PIB Clause: Financial experts kick against monopolistic capitalism, If Dangote Refinery comes on board


Financial experts are clamoring against Dangote refinery not to be allowed to become a monopoly in the manner of the state-run NNPC, if the 65 barrel per day refinery comes on board.

A look at the controversial clause in Nigeria’s long awaited Petroleum Industry Bill, (PIB), that’s still being debated in Nigeria’s parliament.

Barely two weeks ago, the conglomerate proposed a provision in the Petroleum Industry Bill (PIB) seeking to ban the importation of oil by companies without refining licences, which according to the company, will help spur investments in Nigeria’s oil and gas industry.

Dangote also recommended that the volume of fuel imported should be distributed according to what each refinery produces.

Aliyu Suleiman, a chief strategist at Dangote, suggested the anti-competition approach during a visit by members of the National Assembly’s joint committee on PIB to the company’s project site.

The group proposed that only companies with licences to refine crude oil should import fuel whenever demand surpass available fuel or when a refinery is undergoing maintenance.

The recommendation came at the time Dangote Group was on the verge of completing a 650,000 barrels-per-day refinery in Lagos.

This is also evident in the reopening of land borders to Dangote Group in November last year, when it was allowed to transport its products to neighbouring West African countries.

Nigeria had shut its land borders in August to give room for the consumption of home-grown products, but the access granted to the company was said to be based on an authorisation issued by the President Muhammadu Buhari-led administration.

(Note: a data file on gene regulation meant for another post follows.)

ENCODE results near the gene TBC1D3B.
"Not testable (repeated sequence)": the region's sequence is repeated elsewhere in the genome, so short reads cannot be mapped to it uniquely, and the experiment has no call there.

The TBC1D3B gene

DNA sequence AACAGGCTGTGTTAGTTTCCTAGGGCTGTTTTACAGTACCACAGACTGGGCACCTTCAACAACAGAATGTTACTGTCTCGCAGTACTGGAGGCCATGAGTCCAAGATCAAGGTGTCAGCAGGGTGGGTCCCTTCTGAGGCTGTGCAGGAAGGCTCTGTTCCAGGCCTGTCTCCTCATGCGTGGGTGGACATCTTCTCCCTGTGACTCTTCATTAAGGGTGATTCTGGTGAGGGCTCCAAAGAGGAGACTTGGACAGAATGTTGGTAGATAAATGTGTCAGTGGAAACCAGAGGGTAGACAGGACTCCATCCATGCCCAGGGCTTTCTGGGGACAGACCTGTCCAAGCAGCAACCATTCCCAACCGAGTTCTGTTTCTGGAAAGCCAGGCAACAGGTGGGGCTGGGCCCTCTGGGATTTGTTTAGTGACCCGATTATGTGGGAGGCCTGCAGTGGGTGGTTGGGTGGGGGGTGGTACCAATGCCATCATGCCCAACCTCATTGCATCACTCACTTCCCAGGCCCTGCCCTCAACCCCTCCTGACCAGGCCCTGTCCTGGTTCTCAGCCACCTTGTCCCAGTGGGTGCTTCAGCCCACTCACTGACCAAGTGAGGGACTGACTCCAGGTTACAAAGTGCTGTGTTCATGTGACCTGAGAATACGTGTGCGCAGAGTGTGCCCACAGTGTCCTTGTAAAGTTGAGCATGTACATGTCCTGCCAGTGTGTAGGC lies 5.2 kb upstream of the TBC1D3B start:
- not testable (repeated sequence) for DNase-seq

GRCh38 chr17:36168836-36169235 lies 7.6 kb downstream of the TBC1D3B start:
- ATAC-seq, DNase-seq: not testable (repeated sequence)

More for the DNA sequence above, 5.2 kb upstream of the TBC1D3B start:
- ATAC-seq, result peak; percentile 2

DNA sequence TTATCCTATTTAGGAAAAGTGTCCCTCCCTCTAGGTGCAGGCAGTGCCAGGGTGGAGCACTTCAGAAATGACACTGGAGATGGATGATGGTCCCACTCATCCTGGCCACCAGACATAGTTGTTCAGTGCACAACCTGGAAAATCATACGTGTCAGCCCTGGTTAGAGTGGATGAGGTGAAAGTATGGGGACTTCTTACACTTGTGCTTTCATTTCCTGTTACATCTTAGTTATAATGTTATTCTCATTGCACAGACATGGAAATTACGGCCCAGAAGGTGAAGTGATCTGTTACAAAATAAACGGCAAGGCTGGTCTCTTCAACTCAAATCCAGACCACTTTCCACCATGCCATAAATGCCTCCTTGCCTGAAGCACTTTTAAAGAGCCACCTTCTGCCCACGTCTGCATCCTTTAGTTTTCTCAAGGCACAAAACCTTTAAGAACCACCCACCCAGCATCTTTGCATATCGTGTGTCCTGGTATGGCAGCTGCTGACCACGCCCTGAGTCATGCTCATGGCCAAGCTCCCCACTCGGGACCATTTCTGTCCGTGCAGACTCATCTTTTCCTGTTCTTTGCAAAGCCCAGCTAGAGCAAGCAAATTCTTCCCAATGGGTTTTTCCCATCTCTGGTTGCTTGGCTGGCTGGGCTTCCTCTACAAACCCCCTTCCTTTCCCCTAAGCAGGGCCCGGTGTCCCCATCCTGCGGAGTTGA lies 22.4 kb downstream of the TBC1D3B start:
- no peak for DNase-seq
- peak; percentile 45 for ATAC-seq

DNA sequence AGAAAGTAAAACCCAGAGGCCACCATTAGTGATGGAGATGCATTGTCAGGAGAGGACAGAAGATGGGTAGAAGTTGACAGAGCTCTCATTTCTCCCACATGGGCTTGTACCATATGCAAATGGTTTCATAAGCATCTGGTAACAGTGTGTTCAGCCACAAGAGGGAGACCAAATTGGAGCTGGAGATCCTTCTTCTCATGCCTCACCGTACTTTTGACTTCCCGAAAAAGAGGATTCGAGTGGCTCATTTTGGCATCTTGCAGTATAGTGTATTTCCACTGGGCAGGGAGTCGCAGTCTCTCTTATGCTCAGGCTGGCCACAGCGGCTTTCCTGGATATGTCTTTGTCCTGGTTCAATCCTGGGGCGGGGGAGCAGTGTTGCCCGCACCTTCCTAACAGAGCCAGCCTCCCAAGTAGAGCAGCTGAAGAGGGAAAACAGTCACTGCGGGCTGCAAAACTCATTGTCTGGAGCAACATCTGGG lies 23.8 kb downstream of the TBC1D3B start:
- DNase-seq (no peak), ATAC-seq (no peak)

A businessman and founder of Stanbic IBTC, Atedo Peterside, faulted the move.

He asserted that it portrayed Nigeria’s economy as favouring only the well-connected.

“Allowing legitimate exporters and importers to move their goods across the border should be a no-brainer,” Mr. Peterside said in a tweet.

“Why refuse everybody else and allow only one company (Dangote)?”

He added, “This is why some of us argue that the Nigerian economy is rigged in favour of a handful of well-connected persons.”

A spokesman for Dangote Group Tony Chiejina declined repeated requests for a reaction to the damning allegations, insisting instead that our reporter should visit him at the company’s headquarters in Lagos before comments could be provided.

Nigeria’s Petroleum Predicament

Nigeria sits on the largest oil and gas reserve in Sub-Saharan Africa, with crude oil accounting for 90% of its export earnings. Due to the NNPC’s enormous revenues––which can represent more than five times Nigeria’s health expenditure, around seven times its foreign aid receipts, and more than fifteen times the value of country’s sovereign wealth fund––the government’s major budgetary decisions tend toward the oil sector as opposed to renewables or associated public goods.

Yet in the wake of the oil, climate, and COVID-19 crises as well as the Paris Agreement on Climate Change and global commitments to transition to low-carbon energy, the oil industry currently stands as one of the worst-performing sectors on the S&P 500 index. Forecasts are pessimistic about a return to previous price and demand levels.